Mega-Market

OLYMPUS DIGITAL CAMERABarcelona’s biggest market, Mercat Sant Antoni, has finally opened its doors after a renovation process lasting nearly a decade. The original market, by architect Antoni Rovira i Trias, was completed in 1882 within the then-new Eixample district, occupying an entire city block with a diagonal cruciform configuration that intelligently places entrances at every street-intersection. With its multiple access-points (there are also four mid-block lateral entrances) and its seamless integration with the urban infrastructure, Mercat Sant Antoni was effectively a megastructure nearly a century before these became an architectural thing. A “mini-megastructure”, perhaps, but prototypical nevertheless.

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First of four underground levels, with a rampart fragment unearthed on the site.

Now, with the addition of four new underground levels beneath –one level contains a supermarket as well as a neighbourhood multi-use space exhibiting archaeological ruins uncovered during the big dig, another underground level is a loading and unloading area for dozens of delivery trucks, and two levels contain underground parking– this is even more of a megastructure. To boot, the block that the market occupies now forms part of a “superilla“, or a superblock within which streets are now greenways and intersections public squares, the motor-traffic having been reduced and calmed beyond recognition. A superilla-mini-megastructure?

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This was previously a busy traffic intersection, now it’s a small square within a “Superilla”

The renovation of Mercat Sant Antoni by Pere Joan Ravetllat and Carme Ribas has all the characteristics of the kinds of projects that earned Barcelona its fame in the Olympic era: the creation of inviting outdoor public spaces, the seamless integration of such public spaces with public infrastructure (the city’s markets were originally conceived as nodes of a food distribution system), and the sensitive restoration of architectural heritage, in this case a landmark modernista building. It’s certainly an occasion to be celebrated.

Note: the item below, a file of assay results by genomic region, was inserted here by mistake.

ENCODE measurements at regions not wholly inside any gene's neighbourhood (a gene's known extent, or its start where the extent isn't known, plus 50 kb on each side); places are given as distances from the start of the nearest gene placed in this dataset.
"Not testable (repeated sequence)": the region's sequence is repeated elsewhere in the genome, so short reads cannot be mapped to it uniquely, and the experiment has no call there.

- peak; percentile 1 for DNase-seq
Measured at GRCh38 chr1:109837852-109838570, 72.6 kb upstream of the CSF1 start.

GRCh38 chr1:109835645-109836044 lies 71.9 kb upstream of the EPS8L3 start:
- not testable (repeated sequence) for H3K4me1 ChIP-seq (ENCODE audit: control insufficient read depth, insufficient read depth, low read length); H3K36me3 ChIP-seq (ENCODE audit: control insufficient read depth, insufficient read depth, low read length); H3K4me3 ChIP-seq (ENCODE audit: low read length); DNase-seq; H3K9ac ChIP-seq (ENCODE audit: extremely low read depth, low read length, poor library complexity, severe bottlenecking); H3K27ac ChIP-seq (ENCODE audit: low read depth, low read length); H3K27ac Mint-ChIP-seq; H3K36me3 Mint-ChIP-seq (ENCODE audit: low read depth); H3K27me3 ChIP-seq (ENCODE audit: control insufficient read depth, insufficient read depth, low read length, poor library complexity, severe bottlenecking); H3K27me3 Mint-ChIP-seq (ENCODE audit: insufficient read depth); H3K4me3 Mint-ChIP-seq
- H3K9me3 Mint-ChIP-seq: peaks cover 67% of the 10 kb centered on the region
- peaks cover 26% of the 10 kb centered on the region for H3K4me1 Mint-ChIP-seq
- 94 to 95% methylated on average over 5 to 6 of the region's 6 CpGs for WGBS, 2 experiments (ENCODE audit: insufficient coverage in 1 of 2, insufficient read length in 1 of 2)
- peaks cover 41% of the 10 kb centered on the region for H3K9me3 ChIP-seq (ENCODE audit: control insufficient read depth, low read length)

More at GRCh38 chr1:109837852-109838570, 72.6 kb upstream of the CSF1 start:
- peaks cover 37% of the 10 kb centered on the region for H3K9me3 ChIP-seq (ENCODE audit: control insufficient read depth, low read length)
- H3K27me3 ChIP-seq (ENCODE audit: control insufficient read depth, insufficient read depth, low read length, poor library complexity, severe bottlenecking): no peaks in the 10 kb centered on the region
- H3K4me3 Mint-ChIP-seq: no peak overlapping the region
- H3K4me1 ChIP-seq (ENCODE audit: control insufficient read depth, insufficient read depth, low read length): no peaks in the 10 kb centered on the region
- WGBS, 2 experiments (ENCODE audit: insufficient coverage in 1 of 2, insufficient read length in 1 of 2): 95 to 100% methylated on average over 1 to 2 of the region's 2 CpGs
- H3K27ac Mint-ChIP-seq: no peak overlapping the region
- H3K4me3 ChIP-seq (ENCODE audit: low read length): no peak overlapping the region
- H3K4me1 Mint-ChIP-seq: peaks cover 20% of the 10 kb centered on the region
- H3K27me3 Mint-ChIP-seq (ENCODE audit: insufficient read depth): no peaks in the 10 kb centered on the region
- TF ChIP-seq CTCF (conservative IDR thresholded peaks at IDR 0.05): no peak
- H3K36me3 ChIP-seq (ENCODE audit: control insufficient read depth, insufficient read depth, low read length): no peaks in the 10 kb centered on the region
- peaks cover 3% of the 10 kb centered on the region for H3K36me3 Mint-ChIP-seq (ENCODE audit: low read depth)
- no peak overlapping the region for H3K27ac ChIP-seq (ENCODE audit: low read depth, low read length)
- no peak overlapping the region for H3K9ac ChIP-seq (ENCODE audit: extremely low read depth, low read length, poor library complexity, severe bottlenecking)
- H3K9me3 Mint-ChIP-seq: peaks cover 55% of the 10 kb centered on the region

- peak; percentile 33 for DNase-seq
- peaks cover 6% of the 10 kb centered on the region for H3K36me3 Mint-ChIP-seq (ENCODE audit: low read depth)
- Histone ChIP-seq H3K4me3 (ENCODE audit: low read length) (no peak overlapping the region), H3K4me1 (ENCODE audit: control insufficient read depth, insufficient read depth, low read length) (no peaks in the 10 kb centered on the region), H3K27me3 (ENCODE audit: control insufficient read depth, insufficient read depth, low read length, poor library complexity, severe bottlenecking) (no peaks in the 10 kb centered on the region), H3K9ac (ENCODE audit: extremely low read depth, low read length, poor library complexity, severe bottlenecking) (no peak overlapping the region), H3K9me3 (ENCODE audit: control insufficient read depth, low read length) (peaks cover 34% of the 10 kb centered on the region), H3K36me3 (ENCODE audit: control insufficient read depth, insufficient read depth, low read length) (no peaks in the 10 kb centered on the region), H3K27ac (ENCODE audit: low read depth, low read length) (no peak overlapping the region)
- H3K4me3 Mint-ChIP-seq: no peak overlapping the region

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One of the market’s eight street entrances
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Lots of HVAC ducts criss-cross the space, unfortunately.
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A market stand (designed by Marta Alonso) specialized in conserves
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A market stand specialized in fresh eggs.
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A market stand selling men’s clothing
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A central corridor
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The panopticon-like market’s central dome
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The underground loading and unloading zone
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Ramps descending to the loading and unloading zone
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Too much parking space
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First underground level, with archaeological wall and supermarket
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A rampart fragment uncovered by archaeologists during excavation
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Another rampart fragment uncovered during excavation is reminiscent of a Richard Serra installation
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One of the lateral entranceways

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